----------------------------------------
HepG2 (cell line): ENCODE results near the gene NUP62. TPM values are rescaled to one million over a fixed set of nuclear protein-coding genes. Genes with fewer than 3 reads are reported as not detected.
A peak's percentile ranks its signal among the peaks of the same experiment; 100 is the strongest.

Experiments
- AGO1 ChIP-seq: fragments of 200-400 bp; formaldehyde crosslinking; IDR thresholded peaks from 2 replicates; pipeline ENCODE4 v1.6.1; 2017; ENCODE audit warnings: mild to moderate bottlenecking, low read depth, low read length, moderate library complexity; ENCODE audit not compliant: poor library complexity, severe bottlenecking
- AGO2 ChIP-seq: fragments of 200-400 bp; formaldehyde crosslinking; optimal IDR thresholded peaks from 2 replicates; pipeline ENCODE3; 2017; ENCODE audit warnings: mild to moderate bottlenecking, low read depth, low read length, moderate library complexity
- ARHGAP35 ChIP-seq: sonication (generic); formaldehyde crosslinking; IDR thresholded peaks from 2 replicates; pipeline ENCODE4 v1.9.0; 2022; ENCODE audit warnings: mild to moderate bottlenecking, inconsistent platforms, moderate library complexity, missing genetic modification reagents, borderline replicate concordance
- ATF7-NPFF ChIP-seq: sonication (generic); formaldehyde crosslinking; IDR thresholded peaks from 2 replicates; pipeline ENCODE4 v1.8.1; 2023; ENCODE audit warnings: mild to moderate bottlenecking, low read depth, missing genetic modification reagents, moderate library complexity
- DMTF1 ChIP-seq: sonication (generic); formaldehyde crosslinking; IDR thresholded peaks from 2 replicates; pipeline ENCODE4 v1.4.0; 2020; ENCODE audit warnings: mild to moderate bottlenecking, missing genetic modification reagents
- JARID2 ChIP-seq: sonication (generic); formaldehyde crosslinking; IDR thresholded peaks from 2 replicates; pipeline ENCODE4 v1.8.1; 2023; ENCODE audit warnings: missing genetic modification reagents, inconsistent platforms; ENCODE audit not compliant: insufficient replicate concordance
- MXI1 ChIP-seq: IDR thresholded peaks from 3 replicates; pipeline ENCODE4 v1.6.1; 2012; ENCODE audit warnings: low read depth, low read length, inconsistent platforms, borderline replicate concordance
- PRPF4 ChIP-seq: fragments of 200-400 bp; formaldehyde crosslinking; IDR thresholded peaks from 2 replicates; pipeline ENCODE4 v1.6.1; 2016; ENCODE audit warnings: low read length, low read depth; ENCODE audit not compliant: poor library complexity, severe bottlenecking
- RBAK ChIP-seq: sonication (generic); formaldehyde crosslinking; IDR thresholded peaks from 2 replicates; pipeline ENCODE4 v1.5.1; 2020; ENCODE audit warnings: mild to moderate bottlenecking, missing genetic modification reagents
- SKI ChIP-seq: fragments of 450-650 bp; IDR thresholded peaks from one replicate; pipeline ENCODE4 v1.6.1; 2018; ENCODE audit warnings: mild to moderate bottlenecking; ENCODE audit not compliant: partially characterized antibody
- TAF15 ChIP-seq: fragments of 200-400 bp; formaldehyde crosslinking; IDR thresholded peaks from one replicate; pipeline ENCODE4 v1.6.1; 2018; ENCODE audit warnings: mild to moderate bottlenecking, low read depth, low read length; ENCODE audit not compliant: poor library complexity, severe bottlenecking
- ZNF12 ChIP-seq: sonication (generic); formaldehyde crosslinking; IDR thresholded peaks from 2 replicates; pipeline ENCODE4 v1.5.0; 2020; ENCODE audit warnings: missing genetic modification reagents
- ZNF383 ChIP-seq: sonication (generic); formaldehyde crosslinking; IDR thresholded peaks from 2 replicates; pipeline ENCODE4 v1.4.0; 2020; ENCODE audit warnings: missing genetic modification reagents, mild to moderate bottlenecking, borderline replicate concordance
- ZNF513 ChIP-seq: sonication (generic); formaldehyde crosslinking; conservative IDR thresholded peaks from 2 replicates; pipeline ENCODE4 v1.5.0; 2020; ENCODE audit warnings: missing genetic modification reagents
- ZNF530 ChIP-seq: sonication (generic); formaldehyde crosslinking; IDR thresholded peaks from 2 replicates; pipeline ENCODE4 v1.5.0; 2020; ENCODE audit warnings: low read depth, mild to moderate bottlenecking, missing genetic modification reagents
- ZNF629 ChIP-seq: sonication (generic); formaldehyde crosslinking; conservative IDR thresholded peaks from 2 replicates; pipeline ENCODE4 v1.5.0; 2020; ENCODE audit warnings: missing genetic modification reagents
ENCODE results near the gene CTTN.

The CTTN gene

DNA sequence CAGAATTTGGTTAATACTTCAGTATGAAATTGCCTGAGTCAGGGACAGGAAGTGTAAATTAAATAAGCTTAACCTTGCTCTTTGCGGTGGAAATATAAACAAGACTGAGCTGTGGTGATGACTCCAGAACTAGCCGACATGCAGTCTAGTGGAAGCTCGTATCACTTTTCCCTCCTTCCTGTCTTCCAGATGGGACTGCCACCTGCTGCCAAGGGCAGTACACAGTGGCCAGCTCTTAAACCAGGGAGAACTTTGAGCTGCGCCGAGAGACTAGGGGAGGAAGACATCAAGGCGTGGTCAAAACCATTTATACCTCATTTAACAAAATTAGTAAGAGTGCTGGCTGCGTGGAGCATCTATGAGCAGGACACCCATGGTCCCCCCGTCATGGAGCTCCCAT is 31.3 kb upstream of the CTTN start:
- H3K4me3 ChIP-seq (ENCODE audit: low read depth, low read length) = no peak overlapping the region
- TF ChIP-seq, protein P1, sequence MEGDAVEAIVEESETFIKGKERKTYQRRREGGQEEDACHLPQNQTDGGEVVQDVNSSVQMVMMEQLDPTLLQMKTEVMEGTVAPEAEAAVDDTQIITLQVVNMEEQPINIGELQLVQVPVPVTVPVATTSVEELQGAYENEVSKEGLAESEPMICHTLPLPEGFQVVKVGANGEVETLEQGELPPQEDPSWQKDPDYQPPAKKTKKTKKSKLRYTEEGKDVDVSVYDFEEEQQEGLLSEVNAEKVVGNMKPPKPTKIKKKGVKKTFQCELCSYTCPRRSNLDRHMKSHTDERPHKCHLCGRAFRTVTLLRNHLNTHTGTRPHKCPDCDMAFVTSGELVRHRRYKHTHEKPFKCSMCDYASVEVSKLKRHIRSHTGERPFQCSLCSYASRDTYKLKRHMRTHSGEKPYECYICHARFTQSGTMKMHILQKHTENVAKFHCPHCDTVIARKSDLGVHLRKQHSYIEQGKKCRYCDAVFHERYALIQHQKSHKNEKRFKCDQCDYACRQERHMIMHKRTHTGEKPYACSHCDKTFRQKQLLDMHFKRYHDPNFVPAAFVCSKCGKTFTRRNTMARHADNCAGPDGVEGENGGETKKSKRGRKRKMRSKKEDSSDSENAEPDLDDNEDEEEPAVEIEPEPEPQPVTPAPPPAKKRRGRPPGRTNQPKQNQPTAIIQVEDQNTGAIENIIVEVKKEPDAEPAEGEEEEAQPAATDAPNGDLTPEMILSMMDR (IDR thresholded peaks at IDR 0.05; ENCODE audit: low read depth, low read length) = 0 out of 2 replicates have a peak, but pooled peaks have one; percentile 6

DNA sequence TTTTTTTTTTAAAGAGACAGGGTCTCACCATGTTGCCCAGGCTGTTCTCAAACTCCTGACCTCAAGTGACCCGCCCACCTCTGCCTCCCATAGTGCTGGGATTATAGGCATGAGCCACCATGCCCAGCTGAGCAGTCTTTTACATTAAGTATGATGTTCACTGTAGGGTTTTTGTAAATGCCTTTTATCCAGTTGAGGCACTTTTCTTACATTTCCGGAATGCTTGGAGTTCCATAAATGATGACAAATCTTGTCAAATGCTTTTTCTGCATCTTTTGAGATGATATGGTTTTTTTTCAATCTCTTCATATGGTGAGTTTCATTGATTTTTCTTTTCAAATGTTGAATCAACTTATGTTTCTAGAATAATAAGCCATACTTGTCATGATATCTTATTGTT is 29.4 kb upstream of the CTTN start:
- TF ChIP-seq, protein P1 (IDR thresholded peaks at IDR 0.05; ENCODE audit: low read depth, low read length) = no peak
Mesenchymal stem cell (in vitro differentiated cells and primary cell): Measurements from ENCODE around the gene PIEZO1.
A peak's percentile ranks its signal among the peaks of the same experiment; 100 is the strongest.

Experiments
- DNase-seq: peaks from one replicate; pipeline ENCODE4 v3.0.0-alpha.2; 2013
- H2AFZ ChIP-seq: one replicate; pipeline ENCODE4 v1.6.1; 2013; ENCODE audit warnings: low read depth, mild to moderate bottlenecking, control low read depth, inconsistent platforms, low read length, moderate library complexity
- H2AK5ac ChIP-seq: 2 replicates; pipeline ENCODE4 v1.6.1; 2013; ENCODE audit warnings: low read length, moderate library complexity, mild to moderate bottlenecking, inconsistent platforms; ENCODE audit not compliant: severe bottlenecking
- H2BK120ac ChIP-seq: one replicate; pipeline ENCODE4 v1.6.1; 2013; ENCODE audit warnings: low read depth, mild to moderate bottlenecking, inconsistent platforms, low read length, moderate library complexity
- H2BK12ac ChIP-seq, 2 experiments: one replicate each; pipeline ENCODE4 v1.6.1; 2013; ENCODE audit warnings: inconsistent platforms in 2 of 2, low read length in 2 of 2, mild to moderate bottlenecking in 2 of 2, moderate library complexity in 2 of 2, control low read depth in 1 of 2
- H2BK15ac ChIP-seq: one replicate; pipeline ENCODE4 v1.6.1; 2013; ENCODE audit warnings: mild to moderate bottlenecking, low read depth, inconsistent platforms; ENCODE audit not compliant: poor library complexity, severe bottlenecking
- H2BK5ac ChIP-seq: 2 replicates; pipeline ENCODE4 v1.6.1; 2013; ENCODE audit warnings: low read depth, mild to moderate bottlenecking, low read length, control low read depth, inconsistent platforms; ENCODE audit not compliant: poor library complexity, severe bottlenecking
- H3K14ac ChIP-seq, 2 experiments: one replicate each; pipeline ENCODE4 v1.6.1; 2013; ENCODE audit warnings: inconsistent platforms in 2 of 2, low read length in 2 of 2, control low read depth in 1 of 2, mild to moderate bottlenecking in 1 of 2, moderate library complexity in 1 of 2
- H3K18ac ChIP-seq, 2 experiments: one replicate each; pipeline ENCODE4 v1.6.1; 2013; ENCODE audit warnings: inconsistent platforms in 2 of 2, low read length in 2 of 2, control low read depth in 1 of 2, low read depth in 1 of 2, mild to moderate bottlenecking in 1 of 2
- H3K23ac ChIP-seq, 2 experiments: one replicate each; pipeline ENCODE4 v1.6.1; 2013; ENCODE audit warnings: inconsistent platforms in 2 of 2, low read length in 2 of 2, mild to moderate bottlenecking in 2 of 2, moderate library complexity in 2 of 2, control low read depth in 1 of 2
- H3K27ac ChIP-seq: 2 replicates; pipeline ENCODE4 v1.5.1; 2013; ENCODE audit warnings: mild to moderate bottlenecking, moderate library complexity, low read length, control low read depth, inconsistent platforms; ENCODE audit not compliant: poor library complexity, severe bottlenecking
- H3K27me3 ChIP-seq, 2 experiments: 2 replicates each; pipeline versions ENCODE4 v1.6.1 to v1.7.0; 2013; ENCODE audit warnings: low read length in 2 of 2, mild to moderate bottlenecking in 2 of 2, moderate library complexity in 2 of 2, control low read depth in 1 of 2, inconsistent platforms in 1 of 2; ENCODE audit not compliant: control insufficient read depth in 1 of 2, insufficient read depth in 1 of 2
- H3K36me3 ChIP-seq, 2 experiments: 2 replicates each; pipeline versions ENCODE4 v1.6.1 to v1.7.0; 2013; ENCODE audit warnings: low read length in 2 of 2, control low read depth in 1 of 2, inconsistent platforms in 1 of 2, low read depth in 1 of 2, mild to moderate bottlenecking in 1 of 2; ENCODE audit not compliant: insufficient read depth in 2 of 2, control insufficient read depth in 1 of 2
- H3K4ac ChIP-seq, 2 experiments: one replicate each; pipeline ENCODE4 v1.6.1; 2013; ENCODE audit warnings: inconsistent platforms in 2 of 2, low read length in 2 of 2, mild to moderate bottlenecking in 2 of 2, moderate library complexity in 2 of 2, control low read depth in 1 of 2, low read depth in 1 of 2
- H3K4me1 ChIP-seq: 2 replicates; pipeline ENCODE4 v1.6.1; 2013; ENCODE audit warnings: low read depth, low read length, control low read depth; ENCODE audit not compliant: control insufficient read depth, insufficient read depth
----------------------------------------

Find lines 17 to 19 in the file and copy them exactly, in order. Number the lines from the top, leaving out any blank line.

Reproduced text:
- ZNF513 ChIP-seq: sonication (generic); formaldehyde crosslinking; conservative IDR thresholded peaks from 2 replicates; pipeline ENCODE4 v1.5.0; 2020; ENCODE audit warnings: missing genetic modification reagents
- ZNF530 ChIP-seq: sonication (generic); formaldehyde crosslinking; IDR thresholded peaks from 2 replicates; pipeline ENCODE4 v1.5.0; 2020; ENCODE audit warnings: low read depth, mild to moderate bottlenecking, missing genetic modification reagents
- ZNF629 ChIP-seq: sonication (generic); formaldehyde crosslinking; conservative IDR thresholded peaks from 2 replicates; pipeline ENCODE4 v1.5.0; 2020; ENCODE audit warnings: missing genetic modification reagents